Low Back Pain Exercises

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Dr. Grant Smith

In my previous article we established that exercises are beneficial for those who suffer from low back pain. Keep in mind that these exercises are not for acute conditions. The exercises described in this article are designed to stretch and strengthen the low back. It is very important to use caution when attempting these exercises so as not to further any complications that you might have. If you feel any pain, stop immediately and inform your health care provider.

AEROBIC TRAINING

Walking on level ground for 15-30 min. The surface you choose should have some give to it like a treadmill, grass, dirt or (if you have to choose) asphalt as opposed to concrete. Wear comfortable walking shoes with plenty of cushion in the heel. Leather soles and high heels are not recommended. As your back gets stronger, stair stepping may be added to your daily regimen. As for using your dojang as a rehabilitation facility, you can walk the distance of the mat doing knee raises making sure to be careful about how high you lift the knee. This will accentuate the sacroiliac joint movement which will in turn stretch out the erector spinae muscles of the back. Mild soreness is common with knee raises on a chronic bad back so if you experiencing pain chances are you’re lifting too high and you should back off a bit.  Aerobic training is used to enhance circulation which will help repair damaged tissue faster.

 SUPINE KNEE TO CHEST

Different than the standing knee raises, single knee to chest exercise starts and ends in the supine position. This position allows you to stretch further and gives to the ability to eliminate gravity, thus taking the hip flexors out of the equation. Note that tight hip flexors can contribute or be the root cause of certain types of low back pain.

Start by lying on your back and bringing one knee toward your chest and hold for a count of ten. Lower the bent knee and bring the opposite knee up to the chest. Repeat 3-5 times. This action stretches the muscles and ligaments of the spine.

SUSTAINED 30 DEGREE CRUNCHES

Flex the knees at 90 degrees up on a chair or elevated platform. With arms folded to the chest lift the shoulders 4-5 inches off the floor and hold for 5 seconds then slowly lower the shoulders back down. This will strengthen the abdominal muscles and improve pelvic stability.

 

HAMSTRING STRETCH

Taekwondo has its claim to fame rooted in high kicking. I also realize that the majority of our readers can do full splits in their sleep, or maybe not. My point is that when you have low back pain you may not be able to do the same stretches that you were able to do prior to your injury. That is why I have included this stretch in its elementary form rather than an over the top contortionist exhibition.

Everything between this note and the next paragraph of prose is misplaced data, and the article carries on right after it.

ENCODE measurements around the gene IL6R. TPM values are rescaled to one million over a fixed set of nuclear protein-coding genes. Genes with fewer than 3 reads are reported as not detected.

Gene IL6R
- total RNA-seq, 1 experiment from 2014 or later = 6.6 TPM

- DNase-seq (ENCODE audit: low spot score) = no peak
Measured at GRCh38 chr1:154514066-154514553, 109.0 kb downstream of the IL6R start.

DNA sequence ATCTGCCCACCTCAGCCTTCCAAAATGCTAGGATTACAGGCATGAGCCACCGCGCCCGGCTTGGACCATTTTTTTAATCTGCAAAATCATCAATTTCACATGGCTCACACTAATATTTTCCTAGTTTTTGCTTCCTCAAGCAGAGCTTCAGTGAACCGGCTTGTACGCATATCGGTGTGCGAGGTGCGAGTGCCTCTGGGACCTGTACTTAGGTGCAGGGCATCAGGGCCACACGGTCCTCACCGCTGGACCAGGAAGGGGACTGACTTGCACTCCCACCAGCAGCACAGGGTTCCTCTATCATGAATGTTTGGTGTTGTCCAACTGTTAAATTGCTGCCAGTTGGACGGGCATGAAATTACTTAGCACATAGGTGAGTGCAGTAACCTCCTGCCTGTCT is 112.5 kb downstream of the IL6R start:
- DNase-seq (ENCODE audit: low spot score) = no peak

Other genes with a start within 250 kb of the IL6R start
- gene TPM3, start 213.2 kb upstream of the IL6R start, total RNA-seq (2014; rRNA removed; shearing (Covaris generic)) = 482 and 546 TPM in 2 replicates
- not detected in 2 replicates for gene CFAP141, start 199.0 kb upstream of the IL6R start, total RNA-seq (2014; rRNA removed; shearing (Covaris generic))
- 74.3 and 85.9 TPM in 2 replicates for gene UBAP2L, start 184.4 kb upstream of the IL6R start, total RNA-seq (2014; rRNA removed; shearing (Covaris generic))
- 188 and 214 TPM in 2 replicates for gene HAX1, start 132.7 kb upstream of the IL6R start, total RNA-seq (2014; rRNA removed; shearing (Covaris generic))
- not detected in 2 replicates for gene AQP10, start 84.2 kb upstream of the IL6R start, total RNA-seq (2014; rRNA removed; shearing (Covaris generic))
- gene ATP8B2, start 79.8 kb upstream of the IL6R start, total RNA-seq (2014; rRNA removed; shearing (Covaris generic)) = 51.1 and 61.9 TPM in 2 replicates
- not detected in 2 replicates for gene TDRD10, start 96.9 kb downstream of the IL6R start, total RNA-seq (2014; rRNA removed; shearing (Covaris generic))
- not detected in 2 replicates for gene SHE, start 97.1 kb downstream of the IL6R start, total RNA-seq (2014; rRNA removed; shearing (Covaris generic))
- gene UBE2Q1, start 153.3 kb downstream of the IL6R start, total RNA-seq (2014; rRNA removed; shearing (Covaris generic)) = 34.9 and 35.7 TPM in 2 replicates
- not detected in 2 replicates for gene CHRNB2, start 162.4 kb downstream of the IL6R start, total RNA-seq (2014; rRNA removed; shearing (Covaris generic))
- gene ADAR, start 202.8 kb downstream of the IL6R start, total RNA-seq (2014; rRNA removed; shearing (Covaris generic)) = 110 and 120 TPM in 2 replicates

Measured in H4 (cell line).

Find a stretch bar or a relatively short ledge, such as a pony wall in your dojang. While supported, put one leg up while keeping the other foot firmly planted on the ground. Slowly bend forward until there is a slight pull. Remember to breathe normally and try to relax, hold for 30 seconds and then come up. Repeat a few times then switch legs.

HIP FLEXOR AND QUADRICEPS STRETCH

While kneeling on one knee, place the front leg at about 135 degrees and bend the knee forward. After a good stretch, draw the front leg back to a 90 degree angle and flex the trailing leg to the buttock. Hold each position for 8-10 seconds and don’t forget to switch. For long term control of back injuries the hamstrings, quadriceps and hp flexors must be flexible.

WALL SQUAT

While standing with your back against the wall, slowly bend the knees as if to sit in a chair. Hold for 5-10 seconds then return to the starting position. When engaged in this exercise, do not exceed 90 degrees of flexion. Wall squats are designed to strengthen the lower back, hip and of course thighs.

LUNGES

While standing erect, step forward with one leg bending the knee until the posterior knee almost touches the floor. Hold momentarily then return to a standing position. Lunges will enhance the stability of the back, quadriceps and gluteals. If you need added support you can place your hands on your front thigh.

Implementing these movements into your warm-up regimen can be a fun way to change up the same old routine. Although these exercises are more geared towards the adult population it is also an excellent way to create a strong low back foundation in adolescent students in order to prevent any future problems down the road.

In closing I think it wise for the martial arts instructors and Masters who are reading this article to bone-up on some basic anatomy, physiology and biomechanics for the sake of your students. Even if you feel that you got a pretty good handle on it a short thumb through should be a nice refresher and keep your medical mind sharp because you never know when it’s going to come in handy.

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Grant Smith

Dr. Grant Smith has a Chiropractic family practice in Fountain Hills, Arizona with a Diplomate degree in Medical Acupunture. Dr. Smith holds a 7th Dan in Hapkido and 5th Dan in Tae Kwon Do and is now the Supervising Director of Pekiti Tirsia Kali – Arizona. He runs a successful martial arts school in Fountain Hills, Arizona. Dr. Smith is also an elite triathlete and has competed in over 100 triathlons that combine swimming, biking and running into a single event.